Curious Trends in the National Debt

As another year comes to an end, it’s time for the annual treasure troves of annual statistics. Here’s one: “Treasury 10-year note yields were poised for the lowest annual average since at least World War II.” The interest rates on treasury bonds have continued falling despite the enormous rise in the national debt.

us-national-debt-2012The national debt has tripled since 2000, but the amount of interest paid per year has definitely not. These things are hard to measure, depending on how you count that Social Security IOU thing and “net interest” and other factors that make my head hurt, but by pretty much any metric, the amount of interest paid per year has barely budged. Here’s some data straight from the Treasury website:


Essentially, interest rates have dropped to one-third of what they used to be, effectively canceling out the tripling of the national debt. I find this very fascinating. Even if the United States had a balanced budget, it would still require a constant demand for its debts to turn them over every year without raising rates (a.k.a. “lowering their prices”).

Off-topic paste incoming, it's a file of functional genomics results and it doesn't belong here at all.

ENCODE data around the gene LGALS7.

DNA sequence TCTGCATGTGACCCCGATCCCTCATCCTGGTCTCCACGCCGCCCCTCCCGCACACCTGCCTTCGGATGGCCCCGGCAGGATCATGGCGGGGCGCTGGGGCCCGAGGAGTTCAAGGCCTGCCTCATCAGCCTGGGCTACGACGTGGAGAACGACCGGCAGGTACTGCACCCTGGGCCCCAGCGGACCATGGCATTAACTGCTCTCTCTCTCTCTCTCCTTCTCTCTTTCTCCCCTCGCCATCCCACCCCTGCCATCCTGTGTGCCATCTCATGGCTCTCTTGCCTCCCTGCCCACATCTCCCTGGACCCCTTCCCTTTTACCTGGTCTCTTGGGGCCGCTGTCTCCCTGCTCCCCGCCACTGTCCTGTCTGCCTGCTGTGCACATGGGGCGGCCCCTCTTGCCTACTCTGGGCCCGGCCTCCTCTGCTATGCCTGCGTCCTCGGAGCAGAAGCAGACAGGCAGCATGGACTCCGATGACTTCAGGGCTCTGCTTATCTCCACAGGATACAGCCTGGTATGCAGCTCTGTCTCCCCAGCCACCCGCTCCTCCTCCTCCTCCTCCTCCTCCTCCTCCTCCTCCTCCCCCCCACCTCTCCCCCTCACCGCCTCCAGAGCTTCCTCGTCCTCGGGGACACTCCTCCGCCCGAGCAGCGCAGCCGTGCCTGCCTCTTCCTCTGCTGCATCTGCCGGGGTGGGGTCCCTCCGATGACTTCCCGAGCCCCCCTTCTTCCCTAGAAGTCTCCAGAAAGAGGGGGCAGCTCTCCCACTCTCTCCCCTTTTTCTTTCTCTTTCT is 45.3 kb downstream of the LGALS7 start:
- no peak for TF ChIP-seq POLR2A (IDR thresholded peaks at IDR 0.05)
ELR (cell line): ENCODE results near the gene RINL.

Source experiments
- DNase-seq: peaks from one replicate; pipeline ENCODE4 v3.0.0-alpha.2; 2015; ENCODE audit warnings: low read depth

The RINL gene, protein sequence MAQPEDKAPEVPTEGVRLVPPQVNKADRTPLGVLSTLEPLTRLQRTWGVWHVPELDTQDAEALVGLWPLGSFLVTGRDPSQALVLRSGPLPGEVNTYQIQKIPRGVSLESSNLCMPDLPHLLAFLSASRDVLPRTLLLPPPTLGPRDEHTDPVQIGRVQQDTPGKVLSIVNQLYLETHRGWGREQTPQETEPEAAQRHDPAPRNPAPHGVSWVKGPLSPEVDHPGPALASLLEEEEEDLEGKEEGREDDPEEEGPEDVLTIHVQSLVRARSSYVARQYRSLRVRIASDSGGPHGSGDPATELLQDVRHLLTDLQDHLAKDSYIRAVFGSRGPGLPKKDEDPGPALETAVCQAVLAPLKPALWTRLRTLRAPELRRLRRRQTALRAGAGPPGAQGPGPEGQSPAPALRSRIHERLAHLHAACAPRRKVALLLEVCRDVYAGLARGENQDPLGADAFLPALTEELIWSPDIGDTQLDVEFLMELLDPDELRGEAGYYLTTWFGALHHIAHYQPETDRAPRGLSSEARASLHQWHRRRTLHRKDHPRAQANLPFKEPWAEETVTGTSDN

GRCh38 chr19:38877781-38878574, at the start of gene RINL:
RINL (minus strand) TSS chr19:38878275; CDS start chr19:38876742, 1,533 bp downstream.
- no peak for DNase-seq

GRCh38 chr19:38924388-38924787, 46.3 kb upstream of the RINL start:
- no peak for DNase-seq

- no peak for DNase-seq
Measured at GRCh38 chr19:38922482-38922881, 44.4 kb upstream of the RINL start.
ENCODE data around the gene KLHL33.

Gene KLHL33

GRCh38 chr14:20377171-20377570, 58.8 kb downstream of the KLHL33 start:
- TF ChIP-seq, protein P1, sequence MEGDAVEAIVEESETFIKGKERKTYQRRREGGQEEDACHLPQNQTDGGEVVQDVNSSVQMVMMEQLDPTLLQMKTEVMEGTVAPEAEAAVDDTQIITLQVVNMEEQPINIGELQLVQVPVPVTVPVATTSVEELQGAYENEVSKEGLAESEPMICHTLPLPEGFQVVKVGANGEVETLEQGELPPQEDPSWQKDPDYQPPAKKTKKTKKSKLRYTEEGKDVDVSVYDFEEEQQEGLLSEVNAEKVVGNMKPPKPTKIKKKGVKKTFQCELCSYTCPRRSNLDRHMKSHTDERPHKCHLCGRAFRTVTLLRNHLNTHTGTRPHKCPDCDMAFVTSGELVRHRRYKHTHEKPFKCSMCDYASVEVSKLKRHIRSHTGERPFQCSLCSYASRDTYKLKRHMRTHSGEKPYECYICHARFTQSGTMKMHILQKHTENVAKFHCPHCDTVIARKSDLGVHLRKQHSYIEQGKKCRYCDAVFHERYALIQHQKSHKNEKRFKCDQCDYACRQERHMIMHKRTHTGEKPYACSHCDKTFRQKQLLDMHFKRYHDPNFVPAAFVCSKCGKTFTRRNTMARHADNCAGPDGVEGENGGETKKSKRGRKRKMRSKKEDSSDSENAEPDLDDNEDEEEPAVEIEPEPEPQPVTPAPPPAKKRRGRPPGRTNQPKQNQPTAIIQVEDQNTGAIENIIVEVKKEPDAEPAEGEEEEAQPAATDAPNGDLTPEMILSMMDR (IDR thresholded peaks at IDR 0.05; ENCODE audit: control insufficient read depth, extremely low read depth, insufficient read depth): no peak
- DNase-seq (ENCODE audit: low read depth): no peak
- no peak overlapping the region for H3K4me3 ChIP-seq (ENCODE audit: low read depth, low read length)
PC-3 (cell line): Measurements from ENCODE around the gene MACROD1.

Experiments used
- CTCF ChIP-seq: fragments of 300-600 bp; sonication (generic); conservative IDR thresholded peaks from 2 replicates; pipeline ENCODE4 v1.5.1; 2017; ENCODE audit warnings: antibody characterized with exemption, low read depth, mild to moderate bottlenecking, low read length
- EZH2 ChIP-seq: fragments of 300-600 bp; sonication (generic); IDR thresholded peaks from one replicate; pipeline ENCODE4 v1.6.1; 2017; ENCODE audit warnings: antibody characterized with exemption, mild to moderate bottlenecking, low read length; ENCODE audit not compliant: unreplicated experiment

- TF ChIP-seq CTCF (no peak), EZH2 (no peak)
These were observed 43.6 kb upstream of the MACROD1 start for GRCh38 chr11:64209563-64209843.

But the US hasn’t just been turning over its old debts, it’s been shoveling hundreds of billions of new debt into the pile every year… Econ 101 says they would need to triple the demand for their debt to keep a tripled supply at the same price.

But they haven’t just tripled the supply and managed to keep prices the same… they’ve been able to drop interest rates to one-third of what they used to be at the same time… Does that imply yet another tripling of that tripled demand?

Maybe not if you look at discount prices or whatever they’re called instead of rates. It’s all rather complicated, after all, and I only understand enough to ask dangerous questions.

We can debate all day about why this demand seems so strong, and what’s likely to happen in the future. Did the Fed really buy 77% of last year’s debt increase? Are they manipulating this whole thing? Even if they are, demand seems strong from everybody else. Will demand for Treasuries drop if the economy recovers or if Europe recovers, or will that be offset by aging demographics seeking low-risk investments? Could the national debt could triple again without affecting interest payments if rates dropped to another one-third… or 10-year yields of like 0.6%!? Seems pretty unlikely to me, and everybody expects them to go the other way, but who really knows. It’s all rather interesting, though…